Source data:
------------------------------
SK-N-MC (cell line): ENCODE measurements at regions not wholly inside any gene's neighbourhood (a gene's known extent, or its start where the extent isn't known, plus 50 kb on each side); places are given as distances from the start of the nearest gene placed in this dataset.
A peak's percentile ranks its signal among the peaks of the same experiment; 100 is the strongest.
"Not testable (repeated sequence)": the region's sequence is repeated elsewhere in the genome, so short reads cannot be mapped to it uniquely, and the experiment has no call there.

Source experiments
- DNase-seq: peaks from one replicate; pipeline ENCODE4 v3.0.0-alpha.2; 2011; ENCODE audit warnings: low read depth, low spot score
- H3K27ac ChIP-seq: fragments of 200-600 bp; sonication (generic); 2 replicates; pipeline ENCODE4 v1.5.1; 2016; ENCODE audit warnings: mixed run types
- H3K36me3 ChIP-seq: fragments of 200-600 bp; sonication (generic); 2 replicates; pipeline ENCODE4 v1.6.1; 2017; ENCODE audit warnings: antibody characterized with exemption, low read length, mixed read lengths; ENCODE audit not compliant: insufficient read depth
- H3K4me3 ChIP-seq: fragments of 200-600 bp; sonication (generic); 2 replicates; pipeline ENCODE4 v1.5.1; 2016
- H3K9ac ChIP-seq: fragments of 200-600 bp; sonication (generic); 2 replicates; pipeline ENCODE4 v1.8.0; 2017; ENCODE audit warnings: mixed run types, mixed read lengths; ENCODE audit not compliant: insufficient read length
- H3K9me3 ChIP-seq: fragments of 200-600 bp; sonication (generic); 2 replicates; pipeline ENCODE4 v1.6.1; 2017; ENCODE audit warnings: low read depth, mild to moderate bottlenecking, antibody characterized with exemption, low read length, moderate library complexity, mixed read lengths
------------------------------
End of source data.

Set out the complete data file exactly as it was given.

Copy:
SK-N-MC (cell line): ENCODE measurements at regions not wholly inside any gene's neighbourhood (a gene's known extent, or its start where the extent isn't known, plus 50 kb on each side); places are given as distances from the start of the nearest gene placed in this dataset.
A peak's percentile ranks its signal among the peaks of the same experiment; 100 is the strongest.
"Not testable (repeated sequence)": the region's sequence is repeated elsewhere in the genome, so short reads cannot be mapped to it uniquely, and the experiment has no call there.

Source experiments
- DNase-seq: peaks from one replicate; pipeline ENCODE4 v3.0.0-alpha.2; 2011; ENCODE audit warnings: low read depth, low spot score
- H3K27ac ChIP-seq: fragments of 200-600 bp; sonication (generic); 2 replicates; pipeline ENCODE4 v1.5.1; 2016; ENCODE audit warnings: mixed run types
- H3K36me3 ChIP-seq: fragments of 200-600 bp; sonication (generic); 2 replicates; pipeline ENCODE4 v1.6.1; 2017; ENCODE audit warnings: antibody characterized with exemption, low read length, mixed read lengths; ENCODE audit not compliant: insufficient read depth
- H3K4me3 ChIP-seq: fragments of 200-600 bp; sonication (generic); 2 replicates; pipeline ENCODE4 v1.5.1; 2016
- H3K9ac ChIP-seq: fragments of 200-600 bp; sonication (generic); 2 replicates; pipeline ENCODE4 v1.8.0; 2017; ENCODE audit warnings: mixed run types, mixed read lengths; ENCODE audit not compliant: insufficient read length
- H3K9me3 ChIP-seq: fragments of 200-600 bp; sonication (generic); 2 replicates; pipeline ENCODE4 v1.6.1; 2017; ENCODE audit warnings: low read depth, mild to moderate bottlenecking, antibody characterized with exemption, low read length, moderate library complexity, mixed read lengths